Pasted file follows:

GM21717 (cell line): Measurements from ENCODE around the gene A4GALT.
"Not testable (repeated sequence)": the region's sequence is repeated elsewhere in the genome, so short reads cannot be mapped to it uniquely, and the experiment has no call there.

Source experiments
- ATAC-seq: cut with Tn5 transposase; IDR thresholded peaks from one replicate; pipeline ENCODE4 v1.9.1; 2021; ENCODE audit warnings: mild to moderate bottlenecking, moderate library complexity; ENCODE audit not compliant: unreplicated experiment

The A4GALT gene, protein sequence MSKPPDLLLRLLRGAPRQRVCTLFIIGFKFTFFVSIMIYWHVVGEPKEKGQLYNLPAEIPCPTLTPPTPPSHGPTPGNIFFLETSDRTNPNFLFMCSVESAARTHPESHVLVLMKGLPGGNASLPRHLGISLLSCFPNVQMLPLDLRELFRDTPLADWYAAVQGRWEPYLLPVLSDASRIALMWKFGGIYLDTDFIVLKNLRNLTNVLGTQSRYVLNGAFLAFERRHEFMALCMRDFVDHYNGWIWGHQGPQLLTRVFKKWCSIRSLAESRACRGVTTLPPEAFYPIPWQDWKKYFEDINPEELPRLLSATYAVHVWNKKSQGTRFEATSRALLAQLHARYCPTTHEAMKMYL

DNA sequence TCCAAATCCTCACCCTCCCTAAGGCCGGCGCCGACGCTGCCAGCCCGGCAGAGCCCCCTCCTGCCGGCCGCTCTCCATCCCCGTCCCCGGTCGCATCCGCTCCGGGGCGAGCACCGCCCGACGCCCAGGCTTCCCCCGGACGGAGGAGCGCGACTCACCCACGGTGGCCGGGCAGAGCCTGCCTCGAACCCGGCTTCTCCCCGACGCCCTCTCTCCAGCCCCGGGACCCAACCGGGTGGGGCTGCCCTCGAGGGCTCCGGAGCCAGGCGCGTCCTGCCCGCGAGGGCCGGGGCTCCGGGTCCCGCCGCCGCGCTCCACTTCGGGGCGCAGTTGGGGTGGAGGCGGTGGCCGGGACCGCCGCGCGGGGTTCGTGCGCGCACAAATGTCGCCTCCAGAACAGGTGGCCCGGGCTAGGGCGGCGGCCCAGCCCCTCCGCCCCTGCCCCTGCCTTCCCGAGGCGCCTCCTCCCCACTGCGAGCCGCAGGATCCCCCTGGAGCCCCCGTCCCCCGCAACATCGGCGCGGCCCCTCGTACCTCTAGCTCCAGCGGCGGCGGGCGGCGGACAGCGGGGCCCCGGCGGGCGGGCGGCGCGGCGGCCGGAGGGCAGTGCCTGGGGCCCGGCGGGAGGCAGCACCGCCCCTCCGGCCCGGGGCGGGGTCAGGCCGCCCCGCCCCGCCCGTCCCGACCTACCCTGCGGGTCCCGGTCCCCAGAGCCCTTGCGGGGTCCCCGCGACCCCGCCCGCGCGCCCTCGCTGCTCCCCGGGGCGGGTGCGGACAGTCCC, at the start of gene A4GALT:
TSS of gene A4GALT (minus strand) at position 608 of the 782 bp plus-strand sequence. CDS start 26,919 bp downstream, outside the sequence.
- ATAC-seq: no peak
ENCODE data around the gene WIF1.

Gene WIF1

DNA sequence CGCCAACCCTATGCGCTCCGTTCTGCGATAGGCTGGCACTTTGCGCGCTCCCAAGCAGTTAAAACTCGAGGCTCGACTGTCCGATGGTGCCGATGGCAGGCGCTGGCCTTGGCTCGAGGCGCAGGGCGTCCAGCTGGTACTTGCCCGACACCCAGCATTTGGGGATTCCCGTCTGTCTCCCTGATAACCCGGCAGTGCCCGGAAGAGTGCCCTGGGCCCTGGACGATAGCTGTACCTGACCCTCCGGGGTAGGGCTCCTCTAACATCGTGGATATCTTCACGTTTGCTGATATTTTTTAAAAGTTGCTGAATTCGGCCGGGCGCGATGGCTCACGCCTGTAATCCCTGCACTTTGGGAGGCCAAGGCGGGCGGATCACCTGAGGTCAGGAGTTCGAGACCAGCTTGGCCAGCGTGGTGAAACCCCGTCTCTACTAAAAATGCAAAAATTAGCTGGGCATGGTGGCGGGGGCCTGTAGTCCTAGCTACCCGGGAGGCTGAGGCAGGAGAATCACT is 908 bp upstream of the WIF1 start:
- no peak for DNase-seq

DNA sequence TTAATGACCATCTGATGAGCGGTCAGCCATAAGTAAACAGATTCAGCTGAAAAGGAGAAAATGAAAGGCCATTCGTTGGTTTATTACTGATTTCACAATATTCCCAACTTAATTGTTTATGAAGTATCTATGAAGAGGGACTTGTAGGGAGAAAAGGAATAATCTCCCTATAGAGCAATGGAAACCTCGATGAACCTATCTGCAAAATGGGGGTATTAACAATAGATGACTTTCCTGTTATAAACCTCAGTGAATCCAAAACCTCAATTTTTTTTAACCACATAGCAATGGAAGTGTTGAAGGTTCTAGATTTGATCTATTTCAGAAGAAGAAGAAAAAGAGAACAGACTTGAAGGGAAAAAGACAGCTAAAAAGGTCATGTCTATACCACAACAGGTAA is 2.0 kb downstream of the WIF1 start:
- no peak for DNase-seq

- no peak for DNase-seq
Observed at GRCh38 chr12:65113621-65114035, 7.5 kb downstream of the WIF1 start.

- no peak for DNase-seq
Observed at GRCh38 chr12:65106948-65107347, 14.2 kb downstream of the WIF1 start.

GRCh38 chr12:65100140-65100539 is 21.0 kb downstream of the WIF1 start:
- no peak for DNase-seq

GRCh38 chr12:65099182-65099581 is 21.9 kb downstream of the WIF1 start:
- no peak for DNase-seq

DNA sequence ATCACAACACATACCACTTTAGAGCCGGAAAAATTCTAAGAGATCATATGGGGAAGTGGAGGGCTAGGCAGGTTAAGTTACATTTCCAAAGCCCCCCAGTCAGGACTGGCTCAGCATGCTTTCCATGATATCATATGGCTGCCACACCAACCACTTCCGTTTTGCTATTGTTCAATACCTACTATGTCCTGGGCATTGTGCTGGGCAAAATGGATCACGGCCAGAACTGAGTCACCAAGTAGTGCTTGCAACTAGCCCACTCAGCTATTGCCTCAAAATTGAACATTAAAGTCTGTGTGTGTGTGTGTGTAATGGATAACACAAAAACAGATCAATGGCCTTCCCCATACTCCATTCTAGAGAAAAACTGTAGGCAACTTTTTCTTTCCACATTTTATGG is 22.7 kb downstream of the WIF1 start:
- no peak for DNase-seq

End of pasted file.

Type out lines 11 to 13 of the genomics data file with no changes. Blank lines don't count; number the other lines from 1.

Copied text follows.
DNA sequence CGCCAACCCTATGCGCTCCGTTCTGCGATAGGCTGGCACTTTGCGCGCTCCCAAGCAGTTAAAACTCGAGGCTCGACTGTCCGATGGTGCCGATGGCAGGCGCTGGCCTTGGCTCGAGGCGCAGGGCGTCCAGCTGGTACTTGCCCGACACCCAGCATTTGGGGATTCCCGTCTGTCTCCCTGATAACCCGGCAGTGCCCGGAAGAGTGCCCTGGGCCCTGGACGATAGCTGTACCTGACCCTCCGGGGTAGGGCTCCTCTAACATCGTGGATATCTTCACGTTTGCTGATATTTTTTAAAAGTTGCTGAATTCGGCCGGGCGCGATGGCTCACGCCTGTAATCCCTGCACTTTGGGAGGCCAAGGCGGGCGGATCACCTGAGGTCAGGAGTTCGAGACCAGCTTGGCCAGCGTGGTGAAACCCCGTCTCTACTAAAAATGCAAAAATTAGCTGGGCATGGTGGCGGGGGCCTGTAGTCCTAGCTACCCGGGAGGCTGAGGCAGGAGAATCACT is 908 bp upstream of the WIF1 start:
- no peak for DNase-seq

DNA sequence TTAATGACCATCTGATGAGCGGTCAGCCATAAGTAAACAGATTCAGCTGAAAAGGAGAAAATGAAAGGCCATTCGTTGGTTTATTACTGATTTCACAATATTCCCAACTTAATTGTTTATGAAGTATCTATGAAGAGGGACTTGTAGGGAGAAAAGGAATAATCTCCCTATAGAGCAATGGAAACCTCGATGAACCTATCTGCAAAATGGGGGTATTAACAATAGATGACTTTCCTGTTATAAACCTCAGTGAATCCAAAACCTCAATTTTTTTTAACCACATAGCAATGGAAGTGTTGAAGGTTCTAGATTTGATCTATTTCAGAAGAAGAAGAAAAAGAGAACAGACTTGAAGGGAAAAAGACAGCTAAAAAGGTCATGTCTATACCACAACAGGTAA is 2.0 kb downstream of the WIF1 start: